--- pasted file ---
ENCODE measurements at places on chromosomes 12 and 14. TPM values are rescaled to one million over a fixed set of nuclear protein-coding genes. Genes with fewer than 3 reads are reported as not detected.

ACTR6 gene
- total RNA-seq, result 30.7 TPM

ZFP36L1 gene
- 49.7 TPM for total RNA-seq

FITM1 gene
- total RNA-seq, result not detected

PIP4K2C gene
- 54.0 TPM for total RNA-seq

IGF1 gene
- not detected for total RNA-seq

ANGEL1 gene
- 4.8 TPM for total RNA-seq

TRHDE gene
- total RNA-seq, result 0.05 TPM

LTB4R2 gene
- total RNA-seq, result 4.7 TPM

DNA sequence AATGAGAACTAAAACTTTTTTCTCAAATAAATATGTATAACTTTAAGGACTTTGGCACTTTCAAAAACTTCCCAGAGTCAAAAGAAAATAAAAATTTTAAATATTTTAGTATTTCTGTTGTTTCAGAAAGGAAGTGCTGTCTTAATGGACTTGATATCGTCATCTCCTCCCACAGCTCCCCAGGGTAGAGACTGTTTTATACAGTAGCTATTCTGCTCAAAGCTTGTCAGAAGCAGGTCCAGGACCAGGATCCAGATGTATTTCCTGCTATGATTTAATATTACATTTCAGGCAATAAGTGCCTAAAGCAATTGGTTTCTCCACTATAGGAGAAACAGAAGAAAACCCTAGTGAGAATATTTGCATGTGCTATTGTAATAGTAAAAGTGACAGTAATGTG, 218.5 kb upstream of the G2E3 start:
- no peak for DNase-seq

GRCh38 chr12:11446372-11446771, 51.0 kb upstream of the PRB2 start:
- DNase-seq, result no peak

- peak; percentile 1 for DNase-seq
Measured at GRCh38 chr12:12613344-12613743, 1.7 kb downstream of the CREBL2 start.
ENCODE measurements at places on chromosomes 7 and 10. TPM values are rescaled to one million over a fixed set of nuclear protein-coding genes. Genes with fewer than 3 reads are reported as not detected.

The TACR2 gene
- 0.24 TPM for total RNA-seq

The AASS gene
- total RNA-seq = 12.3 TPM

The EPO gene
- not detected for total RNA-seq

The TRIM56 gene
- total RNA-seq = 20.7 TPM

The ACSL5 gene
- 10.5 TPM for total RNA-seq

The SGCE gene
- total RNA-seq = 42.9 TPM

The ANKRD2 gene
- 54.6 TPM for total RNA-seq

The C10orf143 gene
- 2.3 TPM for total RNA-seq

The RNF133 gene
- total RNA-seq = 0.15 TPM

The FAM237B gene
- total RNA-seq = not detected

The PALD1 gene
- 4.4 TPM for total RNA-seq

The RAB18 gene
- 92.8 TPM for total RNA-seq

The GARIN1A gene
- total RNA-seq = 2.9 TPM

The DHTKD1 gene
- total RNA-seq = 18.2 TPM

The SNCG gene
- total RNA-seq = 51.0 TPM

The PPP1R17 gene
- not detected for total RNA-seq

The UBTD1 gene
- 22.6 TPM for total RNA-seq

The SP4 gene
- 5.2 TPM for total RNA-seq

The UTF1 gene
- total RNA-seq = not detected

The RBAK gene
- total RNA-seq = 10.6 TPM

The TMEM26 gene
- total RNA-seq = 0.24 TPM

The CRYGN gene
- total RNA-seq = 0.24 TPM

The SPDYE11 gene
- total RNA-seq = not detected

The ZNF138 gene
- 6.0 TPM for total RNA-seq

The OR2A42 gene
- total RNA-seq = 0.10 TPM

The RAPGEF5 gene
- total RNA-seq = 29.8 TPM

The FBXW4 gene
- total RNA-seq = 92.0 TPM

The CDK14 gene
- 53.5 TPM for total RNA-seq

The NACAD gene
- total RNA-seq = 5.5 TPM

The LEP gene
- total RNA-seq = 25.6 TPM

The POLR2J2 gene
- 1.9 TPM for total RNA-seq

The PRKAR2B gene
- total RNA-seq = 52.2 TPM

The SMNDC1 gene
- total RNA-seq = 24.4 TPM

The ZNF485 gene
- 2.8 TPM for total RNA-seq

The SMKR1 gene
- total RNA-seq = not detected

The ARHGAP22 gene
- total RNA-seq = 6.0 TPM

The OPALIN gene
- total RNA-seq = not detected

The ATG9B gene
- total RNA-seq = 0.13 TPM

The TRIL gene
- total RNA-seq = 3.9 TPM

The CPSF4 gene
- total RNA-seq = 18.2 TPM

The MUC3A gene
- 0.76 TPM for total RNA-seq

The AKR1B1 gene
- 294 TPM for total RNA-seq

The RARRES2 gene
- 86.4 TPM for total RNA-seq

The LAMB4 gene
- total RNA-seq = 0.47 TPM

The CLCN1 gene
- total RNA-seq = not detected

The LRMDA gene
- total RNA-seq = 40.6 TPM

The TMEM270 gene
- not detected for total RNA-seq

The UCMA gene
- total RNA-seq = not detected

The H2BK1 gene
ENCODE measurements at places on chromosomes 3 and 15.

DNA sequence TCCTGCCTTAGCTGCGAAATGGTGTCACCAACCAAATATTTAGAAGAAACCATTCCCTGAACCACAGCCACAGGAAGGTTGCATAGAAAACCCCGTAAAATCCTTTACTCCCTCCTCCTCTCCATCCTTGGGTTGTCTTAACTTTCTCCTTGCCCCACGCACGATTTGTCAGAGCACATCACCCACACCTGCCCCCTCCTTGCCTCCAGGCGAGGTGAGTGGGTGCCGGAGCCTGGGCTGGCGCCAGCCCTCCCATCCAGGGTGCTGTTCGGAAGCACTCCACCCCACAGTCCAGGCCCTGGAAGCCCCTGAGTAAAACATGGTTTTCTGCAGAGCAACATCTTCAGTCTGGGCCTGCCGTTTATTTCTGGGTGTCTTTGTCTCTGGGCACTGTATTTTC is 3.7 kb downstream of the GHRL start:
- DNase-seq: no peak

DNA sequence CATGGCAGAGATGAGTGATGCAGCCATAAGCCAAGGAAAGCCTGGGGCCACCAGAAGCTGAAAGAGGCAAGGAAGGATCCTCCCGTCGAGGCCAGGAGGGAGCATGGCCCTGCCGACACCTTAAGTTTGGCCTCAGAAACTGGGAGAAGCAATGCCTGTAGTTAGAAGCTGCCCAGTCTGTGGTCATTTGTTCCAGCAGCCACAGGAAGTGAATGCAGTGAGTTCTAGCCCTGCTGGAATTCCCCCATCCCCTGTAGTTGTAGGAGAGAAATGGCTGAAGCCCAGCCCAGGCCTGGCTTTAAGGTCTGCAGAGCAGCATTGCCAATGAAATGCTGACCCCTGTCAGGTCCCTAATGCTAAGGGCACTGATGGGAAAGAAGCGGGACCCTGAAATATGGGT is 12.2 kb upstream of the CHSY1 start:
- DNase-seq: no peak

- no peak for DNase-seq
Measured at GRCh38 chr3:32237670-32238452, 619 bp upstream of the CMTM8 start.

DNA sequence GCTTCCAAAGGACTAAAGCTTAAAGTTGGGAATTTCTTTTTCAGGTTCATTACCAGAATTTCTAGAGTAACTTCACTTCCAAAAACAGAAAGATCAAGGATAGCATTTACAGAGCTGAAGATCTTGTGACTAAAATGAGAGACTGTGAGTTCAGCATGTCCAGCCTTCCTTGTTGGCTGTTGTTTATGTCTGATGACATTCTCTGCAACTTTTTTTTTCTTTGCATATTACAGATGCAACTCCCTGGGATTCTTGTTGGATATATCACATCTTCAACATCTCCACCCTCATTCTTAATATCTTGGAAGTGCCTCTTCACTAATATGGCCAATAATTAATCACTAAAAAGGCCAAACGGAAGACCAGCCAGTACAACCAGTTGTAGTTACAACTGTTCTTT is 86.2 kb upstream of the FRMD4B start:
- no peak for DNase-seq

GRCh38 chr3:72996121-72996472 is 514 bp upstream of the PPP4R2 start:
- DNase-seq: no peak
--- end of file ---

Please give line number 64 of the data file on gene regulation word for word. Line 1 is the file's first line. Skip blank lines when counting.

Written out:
- total RNA-seq = 10.6 TPM